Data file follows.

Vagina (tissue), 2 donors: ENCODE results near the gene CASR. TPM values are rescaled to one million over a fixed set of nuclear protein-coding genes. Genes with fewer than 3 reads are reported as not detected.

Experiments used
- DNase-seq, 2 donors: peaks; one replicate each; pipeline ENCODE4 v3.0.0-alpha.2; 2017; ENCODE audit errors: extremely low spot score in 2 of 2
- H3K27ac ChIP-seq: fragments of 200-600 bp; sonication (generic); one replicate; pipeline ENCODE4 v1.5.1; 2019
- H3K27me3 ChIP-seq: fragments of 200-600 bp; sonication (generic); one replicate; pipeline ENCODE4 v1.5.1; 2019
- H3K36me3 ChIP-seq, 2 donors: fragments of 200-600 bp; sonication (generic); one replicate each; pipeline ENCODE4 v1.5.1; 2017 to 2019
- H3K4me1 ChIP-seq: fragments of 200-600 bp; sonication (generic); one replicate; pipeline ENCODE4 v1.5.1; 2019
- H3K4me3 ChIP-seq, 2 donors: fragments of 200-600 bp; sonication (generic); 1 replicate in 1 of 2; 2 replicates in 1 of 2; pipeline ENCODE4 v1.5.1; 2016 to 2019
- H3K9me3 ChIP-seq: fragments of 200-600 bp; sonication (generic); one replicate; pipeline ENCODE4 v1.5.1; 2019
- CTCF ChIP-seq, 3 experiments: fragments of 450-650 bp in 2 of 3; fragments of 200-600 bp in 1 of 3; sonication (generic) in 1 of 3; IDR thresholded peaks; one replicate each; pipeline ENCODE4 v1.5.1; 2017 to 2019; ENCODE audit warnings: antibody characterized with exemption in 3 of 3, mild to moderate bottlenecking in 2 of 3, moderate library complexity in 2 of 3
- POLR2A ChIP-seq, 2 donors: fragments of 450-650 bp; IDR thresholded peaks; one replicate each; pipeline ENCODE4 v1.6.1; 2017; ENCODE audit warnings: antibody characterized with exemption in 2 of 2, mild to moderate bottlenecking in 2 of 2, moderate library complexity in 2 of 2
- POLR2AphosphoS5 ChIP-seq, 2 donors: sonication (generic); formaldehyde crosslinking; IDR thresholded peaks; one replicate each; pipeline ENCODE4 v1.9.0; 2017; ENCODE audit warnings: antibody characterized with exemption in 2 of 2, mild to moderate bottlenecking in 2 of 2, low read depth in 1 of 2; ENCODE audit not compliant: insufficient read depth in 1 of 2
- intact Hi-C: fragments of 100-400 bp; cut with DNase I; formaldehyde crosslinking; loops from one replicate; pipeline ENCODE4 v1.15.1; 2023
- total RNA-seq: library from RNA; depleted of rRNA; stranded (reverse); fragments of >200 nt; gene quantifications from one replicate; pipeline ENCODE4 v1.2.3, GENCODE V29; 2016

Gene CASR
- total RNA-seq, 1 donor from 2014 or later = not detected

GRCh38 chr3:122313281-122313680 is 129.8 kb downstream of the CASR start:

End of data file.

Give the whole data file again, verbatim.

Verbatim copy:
Vagina (tissue), 2 donors: ENCODE results near the gene CASR. TPM values are rescaled to one million over a fixed set of nuclear protein-coding genes. Genes with fewer than 3 reads are reported as not detected.

Experiments used
- DNase-seq, 2 donors: peaks; one replicate each; pipeline ENCODE4 v3.0.0-alpha.2; 2017; ENCODE audit errors: extremely low spot score in 2 of 2
- H3K27ac ChIP-seq: fragments of 200-600 bp; sonication (generic); one replicate; pipeline ENCODE4 v1.5.1; 2019
- H3K27me3 ChIP-seq: fragments of 200-600 bp; sonication (generic); one replicate; pipeline ENCODE4 v1.5.1; 2019
- H3K36me3 ChIP-seq, 2 donors: fragments of 200-600 bp; sonication (generic); one replicate each; pipeline ENCODE4 v1.5.1; 2017 to 2019
- H3K4me1 ChIP-seq: fragments of 200-600 bp; sonication (generic); one replicate; pipeline ENCODE4 v1.5.1; 2019
- H3K4me3 ChIP-seq, 2 donors: fragments of 200-600 bp; sonication (generic); 1 replicate in 1 of 2; 2 replicates in 1 of 2; pipeline ENCODE4 v1.5.1; 2016 to 2019
- H3K9me3 ChIP-seq: fragments of 200-600 bp; sonication (generic); one replicate; pipeline ENCODE4 v1.5.1; 2019
- CTCF ChIP-seq, 3 experiments: fragments of 450-650 bp in 2 of 3; fragments of 200-600 bp in 1 of 3; sonication (generic) in 1 of 3; IDR thresholded peaks; one replicate each; pipeline ENCODE4 v1.5.1; 2017 to 2019; ENCODE audit warnings: antibody characterized with exemption in 3 of 3, mild to moderate bottlenecking in 2 of 3, moderate library complexity in 2 of 3
- POLR2A ChIP-seq, 2 donors: fragments of 450-650 bp; IDR thresholded peaks; one replicate each; pipeline ENCODE4 v1.6.1; 2017; ENCODE audit warnings: antibody characterized with exemption in 2 of 2, mild to moderate bottlenecking in 2 of 2, moderate library complexity in 2 of 2
- POLR2AphosphoS5 ChIP-seq, 2 donors: sonication (generic); formaldehyde crosslinking; IDR thresholded peaks; one replicate each; pipeline ENCODE4 v1.9.0; 2017; ENCODE audit warnings: antibody characterized with exemption in 2 of 2, mild to moderate bottlenecking in 2 of 2, low read depth in 1 of 2; ENCODE audit not compliant: insufficient read depth in 1 of 2
- intact Hi-C: fragments of 100-400 bp; cut with DNase I; formaldehyde crosslinking; loops from one replicate; pipeline ENCODE4 v1.15.1; 2023
- total RNA-seq: library from RNA; depleted of rRNA; stranded (reverse); fragments of >200 nt; gene quantifications from one replicate; pipeline ENCODE4 v1.2.3, GENCODE V29; 2016

Gene CASR
- total RNA-seq, 1 donor from 2014 or later = not detected

GRCh38 chr3:122313281-122313680 is 129.8 kb downstream of the CASR start: